Advocacy

15 Things Special Needs Families Want You To Know

According to the CDC, 15% of children within the ages of 3-17 suffer from one or more disability, ranging in various degrees of severity. This number however, is only including 7 diagnoses and is not considering children who are under age 2. Even without taking into account those factors, that’s still a lot of kids, yet people are uncomfortable about talking about special needs kids!

I’m no expert, and I can’t presume to know what every single mom feels nor can I be the spokesperson for the special needs community. I’m just sharing my own thoughts, along with the sentiments of other moms I have talked to along the way.

THINGS TO KNOW

1). We are not super heroes!

People will often tell me how amazing I am and they don’t know how I do it! Well, I’m definitely NOT a super hero and the only reason I “do it” is because I don’t have another choice. I’m just a mom, who just has to do what she has to do for her child. That’s what moms do.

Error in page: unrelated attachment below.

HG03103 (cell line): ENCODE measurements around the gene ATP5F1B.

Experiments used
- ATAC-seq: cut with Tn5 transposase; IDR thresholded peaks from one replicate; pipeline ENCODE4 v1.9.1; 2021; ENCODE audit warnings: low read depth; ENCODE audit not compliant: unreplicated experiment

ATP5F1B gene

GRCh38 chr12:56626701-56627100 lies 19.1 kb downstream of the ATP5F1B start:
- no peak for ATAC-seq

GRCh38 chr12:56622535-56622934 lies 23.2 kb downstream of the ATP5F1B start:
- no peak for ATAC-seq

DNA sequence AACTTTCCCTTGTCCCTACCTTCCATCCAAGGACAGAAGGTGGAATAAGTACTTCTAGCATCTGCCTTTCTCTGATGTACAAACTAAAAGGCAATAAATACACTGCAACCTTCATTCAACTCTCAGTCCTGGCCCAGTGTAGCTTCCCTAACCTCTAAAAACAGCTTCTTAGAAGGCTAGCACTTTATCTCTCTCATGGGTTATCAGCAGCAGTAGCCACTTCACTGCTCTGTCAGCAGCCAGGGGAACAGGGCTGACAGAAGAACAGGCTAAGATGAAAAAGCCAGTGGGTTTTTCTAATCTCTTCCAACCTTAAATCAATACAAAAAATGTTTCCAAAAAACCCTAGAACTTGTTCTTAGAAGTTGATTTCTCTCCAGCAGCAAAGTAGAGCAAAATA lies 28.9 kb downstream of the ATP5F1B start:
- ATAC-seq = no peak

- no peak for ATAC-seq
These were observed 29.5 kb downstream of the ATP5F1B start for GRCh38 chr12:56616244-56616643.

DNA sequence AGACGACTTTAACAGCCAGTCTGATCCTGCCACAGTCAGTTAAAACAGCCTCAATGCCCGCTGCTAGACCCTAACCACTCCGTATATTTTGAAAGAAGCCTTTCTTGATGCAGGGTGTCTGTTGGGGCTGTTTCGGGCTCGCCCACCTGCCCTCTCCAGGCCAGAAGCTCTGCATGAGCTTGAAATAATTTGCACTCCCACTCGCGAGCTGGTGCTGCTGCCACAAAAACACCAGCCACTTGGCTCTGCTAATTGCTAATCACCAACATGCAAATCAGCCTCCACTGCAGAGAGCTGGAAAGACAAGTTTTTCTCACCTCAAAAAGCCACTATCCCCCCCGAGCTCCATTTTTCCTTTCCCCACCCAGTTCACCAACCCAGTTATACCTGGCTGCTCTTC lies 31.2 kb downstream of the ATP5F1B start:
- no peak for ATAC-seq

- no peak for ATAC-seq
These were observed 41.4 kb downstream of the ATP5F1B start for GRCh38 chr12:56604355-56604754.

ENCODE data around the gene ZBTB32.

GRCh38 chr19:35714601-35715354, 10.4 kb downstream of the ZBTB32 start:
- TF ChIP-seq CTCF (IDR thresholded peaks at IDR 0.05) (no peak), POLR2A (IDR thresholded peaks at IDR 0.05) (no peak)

2). Pity Stinks

The sad looks, the “oh poor you” – it’s terrible. My child is doing great things and is progressing every day! She is full of life and is the sweetest little girl. However, the “special needs” label immediately draws pity and sympathy as if my child were dying. Please don’t! Encouragement and prayers are always welcomed though!

3). We worry about the future – always

What will their life be like when they are older? What will happen to them when we (parents) are no longer here? How will people treat them in school and all the years beyond? There are so many uncertainties and it’s terrifying! This can cause us to sometimes be short with people, defensive, sensitive, stressed – whatever. Worry has a way of bring out not so pleasant traits because the range of emotions can be all over the place. Please be patient with us!

4). It’s better to ask than to stare

That’s pretty self-explanatory. I personally don’t mind people asking questions. Just please steer away from #2.

5). Watching other children hit milestones our child missed can be hard

It’s hard to see your child fall behind and the grief that comes with it can creep in from time to time. Every mom wants to see their kid be everything they were meant to be and watching the “could have been” can be difficult. You’d think that with time, moms would get used to being a “special needs mom”. As a matter of fact, it can get harder as the years go on because you see more dreams disappear and reality begins to set it.

6). Not all needs are the same.